The wood of my violin used to be a deep red. It used to be polished and shiny, the rich color standing out among the other violins in the shop. I rented it a week after I had turned ten, as a birthday present to myself. I loved it more than the world, until I actually started playing it. That was when I had realized something: playing violin is really, really hard. My fingers couldn’t hold the bow correctly and I dropped it more times than I could count. My left hand, responsible for every note that I played, betrayed me every day. My fingers throbbed after every ten minute practice and the dent of the string marked my fingers for weeks afterwards. That first year, I hated violin more than anything.
The second year was even worse. Everyone who had struggled with me the year before suddenly became Mozart as they flawlessly played everything our teacher gave us. I was left behind, forced to blame my terrible playing on the prescription of my glasses, claiming that I couldn’t see the right notes. By this time, my fingers had grown calluses to help slide on the string but they still abandoned me every time I had to play C sharp. To make it all worse, my teacher refused to let me drop to the beginner class, even though I was probably closer to their level than the advanced level of my friends. What I didn’t realize, and what my teacher had known all along, was that my fear of being left behind by my rapidly advancing peers forced me to practice until my fingers bled and my hand couldn’t close all the way.
There were sixty five of us that first year in fourth grade. By fifth, there were seven. Three went on to middle school, and by the time high school rolled around, there was only me. I begged my friends to continue on with me so that I wouldn’t be the only one, but they were tired of aching fingers and lugging the huge case to and from school everyday. I never quit playing, partly because after so long it had become part of who I am. I could never abandon my dear violin, who had moved with me and lived with me through all the dreadful practices, the adrenaline filled concerts, and hardships of balancing practice with homework and sports. My violin was an old friend, always supporting me and providing a stress reliever and a quiet moment in my hectic daily cycle of sleep-school-soccer-clubs-homework-swim.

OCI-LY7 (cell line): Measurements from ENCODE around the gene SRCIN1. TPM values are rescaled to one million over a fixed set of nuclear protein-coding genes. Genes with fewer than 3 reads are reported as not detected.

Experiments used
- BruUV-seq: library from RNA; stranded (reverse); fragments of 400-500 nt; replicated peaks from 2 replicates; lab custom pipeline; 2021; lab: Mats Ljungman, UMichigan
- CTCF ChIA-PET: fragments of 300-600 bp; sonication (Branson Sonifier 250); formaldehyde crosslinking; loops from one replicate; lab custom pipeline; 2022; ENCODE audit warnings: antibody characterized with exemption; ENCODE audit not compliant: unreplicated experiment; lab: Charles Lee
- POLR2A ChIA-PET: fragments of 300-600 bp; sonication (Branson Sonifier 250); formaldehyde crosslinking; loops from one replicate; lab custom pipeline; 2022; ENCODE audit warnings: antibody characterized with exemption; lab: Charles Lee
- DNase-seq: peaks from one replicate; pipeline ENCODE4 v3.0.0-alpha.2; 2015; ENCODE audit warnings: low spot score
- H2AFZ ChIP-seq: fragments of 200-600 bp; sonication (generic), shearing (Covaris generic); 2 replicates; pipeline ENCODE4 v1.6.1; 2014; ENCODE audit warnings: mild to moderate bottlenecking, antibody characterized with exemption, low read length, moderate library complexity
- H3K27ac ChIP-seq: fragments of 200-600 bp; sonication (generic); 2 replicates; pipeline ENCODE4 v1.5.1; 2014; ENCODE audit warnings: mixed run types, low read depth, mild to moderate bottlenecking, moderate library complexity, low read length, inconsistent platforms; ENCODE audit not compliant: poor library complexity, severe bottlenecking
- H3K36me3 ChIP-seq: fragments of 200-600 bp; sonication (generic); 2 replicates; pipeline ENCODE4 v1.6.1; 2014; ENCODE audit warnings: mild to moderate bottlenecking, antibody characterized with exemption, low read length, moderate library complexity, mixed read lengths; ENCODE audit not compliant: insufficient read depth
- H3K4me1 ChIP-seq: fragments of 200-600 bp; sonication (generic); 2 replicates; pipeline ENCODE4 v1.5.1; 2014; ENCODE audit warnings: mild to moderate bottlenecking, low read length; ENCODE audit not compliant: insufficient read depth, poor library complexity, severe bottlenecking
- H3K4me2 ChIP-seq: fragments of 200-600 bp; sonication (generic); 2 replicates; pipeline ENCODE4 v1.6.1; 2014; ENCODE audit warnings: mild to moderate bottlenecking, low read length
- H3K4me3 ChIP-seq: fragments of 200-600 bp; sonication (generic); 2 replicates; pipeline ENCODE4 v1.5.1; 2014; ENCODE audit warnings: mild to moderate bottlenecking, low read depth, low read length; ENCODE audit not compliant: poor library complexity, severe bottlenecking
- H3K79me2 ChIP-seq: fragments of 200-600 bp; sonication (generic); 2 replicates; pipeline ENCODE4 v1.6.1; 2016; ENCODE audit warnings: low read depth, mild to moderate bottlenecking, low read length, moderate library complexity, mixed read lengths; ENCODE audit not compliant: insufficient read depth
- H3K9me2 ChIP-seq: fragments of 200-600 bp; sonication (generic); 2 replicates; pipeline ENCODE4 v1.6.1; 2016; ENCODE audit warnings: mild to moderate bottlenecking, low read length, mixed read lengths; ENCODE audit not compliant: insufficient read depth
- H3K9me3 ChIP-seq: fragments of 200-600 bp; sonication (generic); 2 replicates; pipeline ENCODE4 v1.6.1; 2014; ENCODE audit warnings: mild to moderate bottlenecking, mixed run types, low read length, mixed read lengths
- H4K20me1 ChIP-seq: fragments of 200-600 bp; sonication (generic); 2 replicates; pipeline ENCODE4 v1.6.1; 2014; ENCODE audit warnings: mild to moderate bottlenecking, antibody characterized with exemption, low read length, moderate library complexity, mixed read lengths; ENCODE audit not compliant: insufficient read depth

Freshman year I outgrew my red violin, along with my old group of friends, music, and style, and bought a new violin that was a deep orange color. This one didn’t have the peeling tape my old one had to remind me of where to put my fingers. It was different in almost every way, but then again, so was I. I had swapped long straightened hair for my short natural curls, and my priorities had shifted from ‘make time to play violin’ to ‘balance violin with sports, magazine editor duties, volunteer service, and homework’.
Up until a year ago, I never understood why I continued to play the violin. It was annoying to bring to school, took up at least an hour of valuable homework time to practice, was loud and screeching at times and added a layer of stress to everything when concerts came around. But those countless hours I spent hunched over sheet music were unforgettable. The feeling of pride that filled me when I managed to play a hard verse correctly made me feel warm to my core. And at the end of every day, no matter if I got a bad test score or missed a goal in soccer or came in last in my swim race, I just take a deep breath, tune my violin, and start playing.